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Survey: Trump's immigration rhetoric is negatively impacting Latinos' health

"Words can be dangerous and they can even kill when they create barriers to healthcare access," said an internist and academic about the study.
Image: Supporters of President Donald Trump rally before his visit to tour border wall prototypes in San Diego, Calif., on March 13, 2018.
Supporters of President Donald Trump rally before his visit to tour border wall prototypes in San Diego, Calif., on March 13, 2018.David McNew / Getty Images file

The White House's anti-immigrant remarks are taking a toll on Latinos in the U.S., whether they be citizens or undocumented immigrants, a new study concludes.

In a survey of patients who showed up at three urban California emergency departments, researchers found that half of Latino citizens and legal residents as well as three quarters of undocumented immigrants feel unsafe because of comments made by the administration.

One quarter of undocumented immigrants said they were so frightened they delayed going to the emergency room for days, according to the report published in PLoS ONE.

"Statements coming from the administration and the President really do have significant effects on Latino populations," said the study's lead author, Dr. Robert Rodriguez, a professor of emergency medicine at the University of California, San Francisco, and a physician at San Francisco General Hospital. "Not only have they induced fear in undocumented immigrants, but they have also caused a substantial proportion of Latino citizens to have concerns about their safety."

For those who say they'd rather not have undocumented immigrants receiving care at the nation's ERs, Rodriguez points to the downside for all Americans when those who are ill do not get care in a timely fashion.

"Even if you don't believe undocumented immigrants should have healthcare in this country, you have to consider public health as a whole," he said. "An immigrant who delays or doesn't come to the emergency department and has some infectious disease is going to compromise public health in the community."

To get a sense of whether the administration's anti-immigrant rhetoric might be creating a barrier to healthcare access among Latinos, Rodriguez and his colleagues developed a survey to be given to patients coming into the emergency departments of large hospitals in three California cities: Los Angeles, Oakland and San Francisco.

Between June 2017 and December 2018, researchers approached 1,684 emergency department patients, 1,337 of whom agreed to participate in anonymous surveys: 34.3 percent were undocumented Latino immigrants, 36.9 percent were Latino legal residents or citizens and 29.8 percent were non-Latino residents or citizens.

The vast majority of surveyed patients had heard administration statements about measures against undocumented immigrants during the presidential campaign or from President Trump: 95 percent of undocumented Latino immigrants, 94 percent of Latinos who were legal residents or citizens and 87 percent of the non-Latino residents and citizens.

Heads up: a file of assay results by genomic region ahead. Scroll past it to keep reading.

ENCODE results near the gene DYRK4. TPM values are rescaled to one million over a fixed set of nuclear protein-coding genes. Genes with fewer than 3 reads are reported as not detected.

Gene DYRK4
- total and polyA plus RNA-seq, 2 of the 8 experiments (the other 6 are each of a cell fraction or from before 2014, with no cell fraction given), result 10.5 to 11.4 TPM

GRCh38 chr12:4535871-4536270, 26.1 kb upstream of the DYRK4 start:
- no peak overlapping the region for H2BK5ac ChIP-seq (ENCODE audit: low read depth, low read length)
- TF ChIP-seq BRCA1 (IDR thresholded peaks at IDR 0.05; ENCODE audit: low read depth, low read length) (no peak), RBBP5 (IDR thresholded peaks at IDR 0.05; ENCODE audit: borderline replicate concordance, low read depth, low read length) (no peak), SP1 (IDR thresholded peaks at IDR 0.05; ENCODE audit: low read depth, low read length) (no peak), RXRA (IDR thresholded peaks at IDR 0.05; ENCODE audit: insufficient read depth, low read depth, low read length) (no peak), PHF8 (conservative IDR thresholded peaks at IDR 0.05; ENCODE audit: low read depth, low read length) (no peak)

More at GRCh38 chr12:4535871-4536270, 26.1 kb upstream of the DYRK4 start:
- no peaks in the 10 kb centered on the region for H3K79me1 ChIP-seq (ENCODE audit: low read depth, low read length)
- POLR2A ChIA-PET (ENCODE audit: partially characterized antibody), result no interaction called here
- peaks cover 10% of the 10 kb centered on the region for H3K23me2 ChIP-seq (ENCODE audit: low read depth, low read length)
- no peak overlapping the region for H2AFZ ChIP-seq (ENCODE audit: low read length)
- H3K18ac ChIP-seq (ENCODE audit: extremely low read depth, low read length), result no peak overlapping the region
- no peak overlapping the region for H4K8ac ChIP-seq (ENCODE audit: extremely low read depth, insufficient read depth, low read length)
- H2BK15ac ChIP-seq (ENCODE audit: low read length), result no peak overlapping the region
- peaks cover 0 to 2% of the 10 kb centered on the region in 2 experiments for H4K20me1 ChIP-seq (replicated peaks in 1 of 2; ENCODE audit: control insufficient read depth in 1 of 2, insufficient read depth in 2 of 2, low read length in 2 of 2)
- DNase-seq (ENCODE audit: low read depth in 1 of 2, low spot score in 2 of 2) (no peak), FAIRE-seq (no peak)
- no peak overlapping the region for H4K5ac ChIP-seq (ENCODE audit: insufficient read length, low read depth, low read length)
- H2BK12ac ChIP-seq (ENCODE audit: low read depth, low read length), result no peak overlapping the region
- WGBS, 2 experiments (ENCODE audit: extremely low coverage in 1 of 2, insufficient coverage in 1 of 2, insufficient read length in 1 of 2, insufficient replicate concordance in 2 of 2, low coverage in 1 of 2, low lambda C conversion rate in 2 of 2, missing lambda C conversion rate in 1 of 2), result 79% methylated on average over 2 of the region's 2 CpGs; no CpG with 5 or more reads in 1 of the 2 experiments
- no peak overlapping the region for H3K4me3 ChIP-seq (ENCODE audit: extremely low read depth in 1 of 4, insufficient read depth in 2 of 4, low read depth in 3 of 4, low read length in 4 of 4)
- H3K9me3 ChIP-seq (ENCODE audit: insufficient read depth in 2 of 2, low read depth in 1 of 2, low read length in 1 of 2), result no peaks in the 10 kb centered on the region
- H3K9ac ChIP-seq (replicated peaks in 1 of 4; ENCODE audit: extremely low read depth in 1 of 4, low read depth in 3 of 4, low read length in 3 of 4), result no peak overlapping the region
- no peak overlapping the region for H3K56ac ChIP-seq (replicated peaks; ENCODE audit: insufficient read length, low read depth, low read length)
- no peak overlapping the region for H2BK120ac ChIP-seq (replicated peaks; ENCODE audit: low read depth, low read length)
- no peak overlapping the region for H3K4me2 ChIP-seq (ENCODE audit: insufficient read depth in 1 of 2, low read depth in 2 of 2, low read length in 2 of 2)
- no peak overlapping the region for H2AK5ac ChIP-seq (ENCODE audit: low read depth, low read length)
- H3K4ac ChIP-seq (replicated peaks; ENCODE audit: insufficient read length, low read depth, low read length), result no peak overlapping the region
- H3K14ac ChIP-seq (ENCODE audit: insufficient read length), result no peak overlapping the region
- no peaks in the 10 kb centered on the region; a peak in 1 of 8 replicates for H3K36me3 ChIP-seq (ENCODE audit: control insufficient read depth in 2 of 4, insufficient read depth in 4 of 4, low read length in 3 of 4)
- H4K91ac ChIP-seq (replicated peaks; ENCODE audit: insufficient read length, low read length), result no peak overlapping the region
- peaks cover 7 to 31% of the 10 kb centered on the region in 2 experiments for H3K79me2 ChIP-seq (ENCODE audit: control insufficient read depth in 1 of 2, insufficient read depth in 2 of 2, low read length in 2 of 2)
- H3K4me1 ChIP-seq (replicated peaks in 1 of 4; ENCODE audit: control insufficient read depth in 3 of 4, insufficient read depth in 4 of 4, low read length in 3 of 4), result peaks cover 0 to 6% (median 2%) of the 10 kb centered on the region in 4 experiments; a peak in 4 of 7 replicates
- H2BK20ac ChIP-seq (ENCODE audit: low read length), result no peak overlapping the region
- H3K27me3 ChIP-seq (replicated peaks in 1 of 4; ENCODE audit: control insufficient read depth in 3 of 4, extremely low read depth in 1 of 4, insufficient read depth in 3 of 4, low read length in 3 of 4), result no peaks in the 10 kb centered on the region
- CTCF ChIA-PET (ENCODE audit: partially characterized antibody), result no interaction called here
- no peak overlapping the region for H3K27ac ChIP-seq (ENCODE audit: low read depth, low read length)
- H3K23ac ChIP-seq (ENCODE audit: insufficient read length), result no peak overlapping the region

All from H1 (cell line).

Most of the undocumented immigrants, 89 percent, thought these measures were being enacted now or would be in the future, as did 88 percent of the Latino legal residents and citizens and 87% of non-Latino legal residents and citizens.

Most of the undocumented immigrants, 75 percent, and more than half of the Latino legal residents and citizens, 51 percent, said the statements made them feel unsafe living in the U.S.

More undocumented immigrants, 24 percent — compared with 4.4% of Latino legal residents - said the statements made them afraid to come to the emergency room. And that fear, they said, caused them to delay coming to the ER for a median of two to three days.

Rodriguez points out that these numbers are from Latinos who live in California cities, "all of which are sanctuary-type cities. If there's that level of fear arising from this rhetoric in those cities, we believe the fear level in other places is likely to be a lot higher."

The new study shows the power words can have, said Dr. Albert Wu, an internist and a professor of health policy and management at the Johns Hopkins Bloomberg School of Public Health in Baltimore, Maryland.

"Words can be dangerous and they can even kill when they create barriers to healthcare access," Wu said. "This kind of rhetoric can have a powerful chilling effect that prevents Latino patients from taking advantage of necessary care."

While some people may think it's a good idea to deny healthcare to people who are here illegally, scaring people so much that they delay care could result in higher healthcare costs because the patients are much sicker when they finally do end up in the emergency room, Wu said.

Consider that "there are 58 million legal residents and citizens in the U.S. with Latino heritage, with a subset who may have undocumented members of their households," Wu said. "So the potential effects of this kind of rhetoric could be a lot bigger than you would expect."

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